Sunday, 25 January 2009

Where Not To Do Your Divemaster Training

Forra Diving’s main shop and resort sits on Sunrise Beach, not far from my bungalow. My instructor had recommended Antoine, a Frenchman (not going to be from Wigan with a name like that, is he?), to push me beyond my limits, and take me on to another level of scuba skill. He spoke very highly of him, and I couldn’t wait to meet the fellow.

The PADI Divemaster course is the first professional qualification and, once attained, enables you to find work at dive shops worldwide. It can be done in 3 weeks, or over 3 months. 60 dives must be logged before accreditation. I’m looking to spend 3 months doing it, and learn more besides: boat driving skills and the like. I’ll also get more experience and see how a dive school is run. Might be something I’d like to do in the future.

Forra Diving Resort is not the way I would do it. If all dive shops were like this, I would give it up now. Sure, they all wander round smoking joints and on the surface it seems pretty laid back. But you’d think they were loaded with cocaine, not weed, by the arrogance on display. I’d gone there for breakfast, and ordered a tuna salad sandwich via the disinterested Thai waitress. Rude is not the word I’d use to describe the way she plopped the plate on my table while gazing out to sea before wandering back to the kitchen. And I’m not used to someone writing texts while they bring a drink over. Your tip just evaporated with the steam on my tea, my dear. Pretty ravenous, I tucked in and watched the waves breaking on the white sand. Stopping mid-chew after demolishing half of the sandwich, I lifted the top of the rest to peek at the contents. Salad, and mayonnaise, it would appear; the only flecks of tuna in it looked to have been ones stuck in the pot of mayo.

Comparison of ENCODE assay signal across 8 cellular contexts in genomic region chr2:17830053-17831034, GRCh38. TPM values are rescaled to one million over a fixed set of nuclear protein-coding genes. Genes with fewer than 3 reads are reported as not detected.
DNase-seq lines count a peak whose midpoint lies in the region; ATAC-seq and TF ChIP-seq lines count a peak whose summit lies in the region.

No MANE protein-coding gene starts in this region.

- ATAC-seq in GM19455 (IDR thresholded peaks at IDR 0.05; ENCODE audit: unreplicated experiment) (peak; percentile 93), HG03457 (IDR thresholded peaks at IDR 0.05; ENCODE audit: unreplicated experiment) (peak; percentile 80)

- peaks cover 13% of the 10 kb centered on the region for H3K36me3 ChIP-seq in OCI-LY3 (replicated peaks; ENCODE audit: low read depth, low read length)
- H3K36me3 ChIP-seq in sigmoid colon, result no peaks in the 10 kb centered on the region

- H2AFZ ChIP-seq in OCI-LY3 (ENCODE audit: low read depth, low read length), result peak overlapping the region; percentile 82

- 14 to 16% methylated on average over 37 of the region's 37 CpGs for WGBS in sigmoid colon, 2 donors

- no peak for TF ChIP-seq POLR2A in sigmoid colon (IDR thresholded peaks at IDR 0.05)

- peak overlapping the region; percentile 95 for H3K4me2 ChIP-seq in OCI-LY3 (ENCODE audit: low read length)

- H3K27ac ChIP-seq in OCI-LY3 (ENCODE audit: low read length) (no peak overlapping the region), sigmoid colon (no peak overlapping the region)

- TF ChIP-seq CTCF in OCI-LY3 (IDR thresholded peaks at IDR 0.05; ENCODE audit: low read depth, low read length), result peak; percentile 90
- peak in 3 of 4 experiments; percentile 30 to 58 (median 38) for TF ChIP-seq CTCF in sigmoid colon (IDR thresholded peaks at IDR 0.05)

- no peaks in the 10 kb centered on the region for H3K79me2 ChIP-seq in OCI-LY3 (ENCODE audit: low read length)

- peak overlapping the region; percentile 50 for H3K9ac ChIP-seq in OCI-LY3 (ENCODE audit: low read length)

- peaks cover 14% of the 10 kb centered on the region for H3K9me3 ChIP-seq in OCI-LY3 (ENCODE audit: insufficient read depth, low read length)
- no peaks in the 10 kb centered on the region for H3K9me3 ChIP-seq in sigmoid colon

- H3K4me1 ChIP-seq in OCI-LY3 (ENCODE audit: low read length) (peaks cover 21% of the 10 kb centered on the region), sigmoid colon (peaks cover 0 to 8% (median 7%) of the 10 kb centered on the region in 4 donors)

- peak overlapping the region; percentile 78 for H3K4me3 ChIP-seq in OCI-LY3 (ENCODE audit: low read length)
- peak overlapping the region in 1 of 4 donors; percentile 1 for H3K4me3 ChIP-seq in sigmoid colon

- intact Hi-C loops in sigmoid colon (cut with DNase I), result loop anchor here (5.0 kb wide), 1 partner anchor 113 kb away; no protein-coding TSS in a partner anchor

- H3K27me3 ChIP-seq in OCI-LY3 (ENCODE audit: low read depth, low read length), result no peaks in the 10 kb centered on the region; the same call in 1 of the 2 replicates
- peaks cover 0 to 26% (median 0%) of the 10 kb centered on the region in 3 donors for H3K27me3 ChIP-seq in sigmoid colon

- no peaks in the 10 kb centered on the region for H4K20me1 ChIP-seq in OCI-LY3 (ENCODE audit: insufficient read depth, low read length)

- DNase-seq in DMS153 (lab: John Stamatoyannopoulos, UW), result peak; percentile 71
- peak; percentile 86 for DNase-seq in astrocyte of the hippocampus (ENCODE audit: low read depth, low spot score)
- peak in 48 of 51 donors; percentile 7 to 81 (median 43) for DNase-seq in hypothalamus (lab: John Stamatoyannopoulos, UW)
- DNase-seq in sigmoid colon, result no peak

"Congratulations" I told the glum waitress back at the till "you seem to have invented the world's first vegetarian tuna sandwich."

"What?"

"There was no fish in this sandwich" I pointed out.

"I didn't make it" she said, looking back to her magazine "blame the chef."

Very helpful. "Well I won't bother eating again. Thanks all the same."

Later that evening, I decided to look up Antione. The bar was fairly full, and I sat at the bar, ordering a beer. A Frenchman turned up in just a pir of shorts, muscular and covered in tattoos. He began rolling a joint, looking out to sea. As he wandered through the bar, one of the woman serving called to him by name to ask a question I didn't register. Just as he began to leave I asked the woman if he was Antione. She just said Yes, and turned her back on me. If someone had asked me that question I'd have, at the very least, asked if the person wanted to speak to him, or how they knew him. Forra people just don't seem to be bothered. A fellow came to the bar, and this same woman served him. When he smiled and asked if it was a joint she was smoking, she deadpanned a Yes and said "Bar privileges" before ignoring him to serve someone else. I was beginning to take a dislike to her. The whole place seemed very cliquey.  There was one English girl who came to the bar later, and she made biref conversation, but apart from this nobody seemed bothered with Outsiders. I couldn't be bothered to make the effort by this point. In all the places I've been so far, it's been easy to introduce myself and get chatting. If it's an effort, it's not worthwhile. 

I spoke to Antione briefly, mentioned Ian had done the Divemaster course there, and that I was interested. He asked if I'd done Rescue, and how many dives I had under my belt. After this, there was no explanation of how the place worked, who was on the course at the moment, what the island was like and the social life...everything I'd had when signing up at Sunshine Divers on ko Tao...nothing. Conversation tailed off, Antoine wandered away, I finished my beer and left disappointed.

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